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Boston Society of Architects

Pivot Feature

Road to nowhere

Venturing to the Vessel at Hudson Yards, Phase 1

C Hart Hudson Yards 30

A few flights up the Vessel.

Photos by Caitlin Hart

All the images of Hudson Yards: Phase 1 that I had seen before visiting were smartly taken Instagram pictures or slick renderings. Coming into New York on the bus from Boston, my first in-person glimpse was underwhelming: Vessel, a shining beehive-shaped series of Escheresque stairs, dwarfed by the development’s towers, surrounded by construction equipment, and captioned with a vinyl banner: “HERE WE GO #helloHudsonYards.”

After deboarding and grabbing a quick lunch in Midtown, I walked toward the no-man’s land of BoltBus departures, Penn Station, and the Javits Center. I expected Vessel, designed by Thomas Heatherwick, to act as a beacon: reflecting light, visible from sidewalks, guiding me to it. In reality, it was in densely developed Manhattan. Not remembering the signature towers vividly enough for them to work as beacons, I had to use equal parts mental map and GPS to track down the site.

I found it easily enough. Hello, Hudson Yards.

Once on official turf, Vessel was more like what I had expected it to be: a polished self-contained object among the high-rises. Vessel’s surroundings—landscape, hardscape, architecture, wayfinding—were still coming together, not yet occupied by luxury tenants and residents. Still, the site managed to be somewhat off-putting and inaccessible.

Wayfinding was scarce (so were trash and recycling receptacles). It took some hovering around the base of the object to figure out that a black-clad man addressing a small group of people was a Vessel authority. Approaching him, I was pointed to an easy-to-miss little-marked ticket stand. After getting back in line with my ticket, I was told I would have to finish or dispose of my iced coffee before I would be admitted.

I thought this was dumb because I had been thinking about Vessel as a piece of public art; instead, it was the sculpture-structure version of a privately owned public space. It is a creative work—arguably the only thing in the new luxury neighborhood that is not a residence or a business—and I expected to engage with it without being ticketed, screened, and told what to do. While finishing my coffee, I took the opportunity to do a couple of laps around the base of Vessel. I could check out only the exterior of The Shed, a cultural center not yet open to the public. The tulips were very nice.

After showing my ticket, I waited at the base of the object to be admitted as other visitors left. Immediately upon entry, there were photo ops, and there was congestion. A purple light glowed from the floor at the center of Vessel, drawing people in to lower their phone cameras and point them upward, a prime spot for selfies with a wall of shining Vessel as backdrop.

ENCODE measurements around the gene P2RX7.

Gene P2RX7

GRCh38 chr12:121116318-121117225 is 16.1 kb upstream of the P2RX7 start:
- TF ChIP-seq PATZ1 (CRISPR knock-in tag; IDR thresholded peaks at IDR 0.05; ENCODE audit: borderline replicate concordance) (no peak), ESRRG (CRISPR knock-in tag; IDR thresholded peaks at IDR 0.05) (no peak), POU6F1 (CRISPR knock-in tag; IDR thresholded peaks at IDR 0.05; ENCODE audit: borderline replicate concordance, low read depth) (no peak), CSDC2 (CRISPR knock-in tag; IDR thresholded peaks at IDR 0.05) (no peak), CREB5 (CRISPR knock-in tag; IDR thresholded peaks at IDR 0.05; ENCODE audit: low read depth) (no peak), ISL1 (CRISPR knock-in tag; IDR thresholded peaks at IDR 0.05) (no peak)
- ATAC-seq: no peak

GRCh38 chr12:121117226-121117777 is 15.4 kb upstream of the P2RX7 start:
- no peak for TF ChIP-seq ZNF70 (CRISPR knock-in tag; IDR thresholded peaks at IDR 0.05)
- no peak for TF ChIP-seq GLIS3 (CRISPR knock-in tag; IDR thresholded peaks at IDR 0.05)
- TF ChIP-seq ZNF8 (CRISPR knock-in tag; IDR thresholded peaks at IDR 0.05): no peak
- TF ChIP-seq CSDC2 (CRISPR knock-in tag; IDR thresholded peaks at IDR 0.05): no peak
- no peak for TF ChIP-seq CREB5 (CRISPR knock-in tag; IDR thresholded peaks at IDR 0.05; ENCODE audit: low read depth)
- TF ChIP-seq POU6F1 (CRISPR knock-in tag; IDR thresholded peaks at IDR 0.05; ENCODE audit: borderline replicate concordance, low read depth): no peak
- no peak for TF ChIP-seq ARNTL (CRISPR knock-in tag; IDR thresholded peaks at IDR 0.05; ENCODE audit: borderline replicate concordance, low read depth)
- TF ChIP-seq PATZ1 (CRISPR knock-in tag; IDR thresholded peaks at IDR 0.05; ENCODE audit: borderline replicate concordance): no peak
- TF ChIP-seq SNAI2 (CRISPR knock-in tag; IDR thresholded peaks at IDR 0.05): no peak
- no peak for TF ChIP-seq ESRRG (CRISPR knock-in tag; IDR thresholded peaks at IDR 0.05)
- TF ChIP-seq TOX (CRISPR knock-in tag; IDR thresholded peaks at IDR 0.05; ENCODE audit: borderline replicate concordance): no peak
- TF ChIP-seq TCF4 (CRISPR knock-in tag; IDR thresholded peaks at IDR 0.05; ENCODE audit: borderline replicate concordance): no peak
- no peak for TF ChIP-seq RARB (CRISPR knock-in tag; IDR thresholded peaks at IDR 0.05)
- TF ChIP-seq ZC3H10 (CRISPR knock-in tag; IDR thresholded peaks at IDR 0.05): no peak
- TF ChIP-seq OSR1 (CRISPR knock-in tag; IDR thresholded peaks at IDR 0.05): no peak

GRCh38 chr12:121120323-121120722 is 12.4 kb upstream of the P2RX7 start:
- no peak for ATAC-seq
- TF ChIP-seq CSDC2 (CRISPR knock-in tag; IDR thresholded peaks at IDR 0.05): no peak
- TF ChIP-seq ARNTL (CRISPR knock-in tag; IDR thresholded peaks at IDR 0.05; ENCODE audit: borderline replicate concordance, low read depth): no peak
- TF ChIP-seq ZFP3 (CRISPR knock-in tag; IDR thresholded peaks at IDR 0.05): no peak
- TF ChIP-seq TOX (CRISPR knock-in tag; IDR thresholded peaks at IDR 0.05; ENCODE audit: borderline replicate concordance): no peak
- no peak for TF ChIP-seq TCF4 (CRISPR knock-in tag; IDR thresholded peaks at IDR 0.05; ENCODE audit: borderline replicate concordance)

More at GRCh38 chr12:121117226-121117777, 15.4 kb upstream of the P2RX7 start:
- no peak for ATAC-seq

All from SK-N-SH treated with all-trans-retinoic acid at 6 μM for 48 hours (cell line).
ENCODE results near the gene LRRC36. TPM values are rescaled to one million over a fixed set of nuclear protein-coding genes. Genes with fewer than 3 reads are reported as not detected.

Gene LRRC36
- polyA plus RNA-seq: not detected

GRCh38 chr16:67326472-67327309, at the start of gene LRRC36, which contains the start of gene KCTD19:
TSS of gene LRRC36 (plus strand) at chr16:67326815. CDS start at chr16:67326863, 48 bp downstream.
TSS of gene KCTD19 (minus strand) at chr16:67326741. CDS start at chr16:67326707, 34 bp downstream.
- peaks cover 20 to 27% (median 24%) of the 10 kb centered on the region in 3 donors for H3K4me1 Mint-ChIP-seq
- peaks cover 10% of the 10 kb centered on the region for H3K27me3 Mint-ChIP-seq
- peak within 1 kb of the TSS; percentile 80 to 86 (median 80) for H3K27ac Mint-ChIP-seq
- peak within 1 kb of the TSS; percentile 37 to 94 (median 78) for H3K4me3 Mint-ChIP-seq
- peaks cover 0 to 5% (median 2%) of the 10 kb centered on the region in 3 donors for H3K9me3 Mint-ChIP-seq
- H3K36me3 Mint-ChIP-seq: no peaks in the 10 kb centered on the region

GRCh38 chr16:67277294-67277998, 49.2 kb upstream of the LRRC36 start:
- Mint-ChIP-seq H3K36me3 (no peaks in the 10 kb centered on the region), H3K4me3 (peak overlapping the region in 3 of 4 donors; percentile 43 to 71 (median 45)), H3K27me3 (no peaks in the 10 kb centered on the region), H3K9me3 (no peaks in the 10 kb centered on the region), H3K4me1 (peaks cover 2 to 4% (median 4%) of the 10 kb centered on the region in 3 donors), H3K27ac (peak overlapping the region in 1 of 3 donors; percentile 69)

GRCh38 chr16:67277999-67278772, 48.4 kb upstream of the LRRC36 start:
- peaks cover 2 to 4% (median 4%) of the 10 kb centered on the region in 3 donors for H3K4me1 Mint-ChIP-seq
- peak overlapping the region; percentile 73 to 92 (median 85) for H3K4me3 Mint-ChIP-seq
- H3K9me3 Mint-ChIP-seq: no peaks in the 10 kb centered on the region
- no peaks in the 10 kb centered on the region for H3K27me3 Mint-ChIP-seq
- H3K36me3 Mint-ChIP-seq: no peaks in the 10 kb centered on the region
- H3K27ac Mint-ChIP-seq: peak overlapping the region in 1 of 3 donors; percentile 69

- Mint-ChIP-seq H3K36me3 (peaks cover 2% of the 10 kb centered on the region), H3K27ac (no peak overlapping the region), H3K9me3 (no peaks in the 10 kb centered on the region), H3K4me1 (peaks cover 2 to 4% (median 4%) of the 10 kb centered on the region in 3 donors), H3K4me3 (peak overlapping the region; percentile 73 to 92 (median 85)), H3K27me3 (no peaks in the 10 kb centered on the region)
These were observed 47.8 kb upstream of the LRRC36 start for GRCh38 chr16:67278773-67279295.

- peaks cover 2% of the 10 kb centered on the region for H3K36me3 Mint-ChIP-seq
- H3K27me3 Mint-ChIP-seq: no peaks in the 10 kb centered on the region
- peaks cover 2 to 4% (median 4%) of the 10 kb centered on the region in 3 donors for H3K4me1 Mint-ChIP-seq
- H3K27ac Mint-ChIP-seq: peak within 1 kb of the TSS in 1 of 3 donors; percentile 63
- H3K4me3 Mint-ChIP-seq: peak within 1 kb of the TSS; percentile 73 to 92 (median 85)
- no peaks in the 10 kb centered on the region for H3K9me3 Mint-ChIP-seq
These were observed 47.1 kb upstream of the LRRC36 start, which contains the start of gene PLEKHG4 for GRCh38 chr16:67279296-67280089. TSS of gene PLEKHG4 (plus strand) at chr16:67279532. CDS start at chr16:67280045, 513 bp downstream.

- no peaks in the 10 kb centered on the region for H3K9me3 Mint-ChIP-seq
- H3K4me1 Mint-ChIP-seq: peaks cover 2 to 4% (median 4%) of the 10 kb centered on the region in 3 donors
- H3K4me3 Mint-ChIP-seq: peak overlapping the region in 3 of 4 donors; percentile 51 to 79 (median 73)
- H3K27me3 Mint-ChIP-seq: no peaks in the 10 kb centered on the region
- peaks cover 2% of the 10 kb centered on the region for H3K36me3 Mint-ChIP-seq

I avoided all that and started up the stairs on a choose-your-own-adventure path. There were hordes, and I had to pause a handful of times to avoid people’s selfies or group photos. However, the option to take different routes up and around Vessel (and probably, I’ll admit, the monitored admission) made it more tolerable than some crowded art-consumption experiences.

I actually enjoyed the climb, the experience of ascending the stairs with no real direction but up. I like walking, getting as high up a building or structure as I can, for the views. Meandering to the top of the Vessel, rather than making a beeline for it, was almost meditative (as close as you can get to meditative in Manhattan). It was a pleasant walk, apart from the extreme wind. (I’ll admit that everyone was safer because I didn’t bring my coffee.)

Looking up from the base. Photos by Caitlin Hart

Ultimately, though, it didn’t get me anywhere. Maybe I was influenced by Curbed critic Alexandra Lange’s idea that looking toward the river and the tracks gets you the best view, but I have to agree that it’s the only real view. The surrounding towers take away all the pleasure of being up high. The handful of interesting Hudson Yards visual vignettes I saw from above will be gone soon: workmen on the top of The Shed, building sites walled off by chain link fences, heavy-duty construction barricades lined up like dominos. Only small slices of the city are visible between the Hudson Yards buildings. Apparently, the place one is supposed to look is inward, at a glowing purple navel. Perhaps more offensive than Vessel’s sleek Instagrammability is that it really is a stair to nowhere, with nowhere to stare at.

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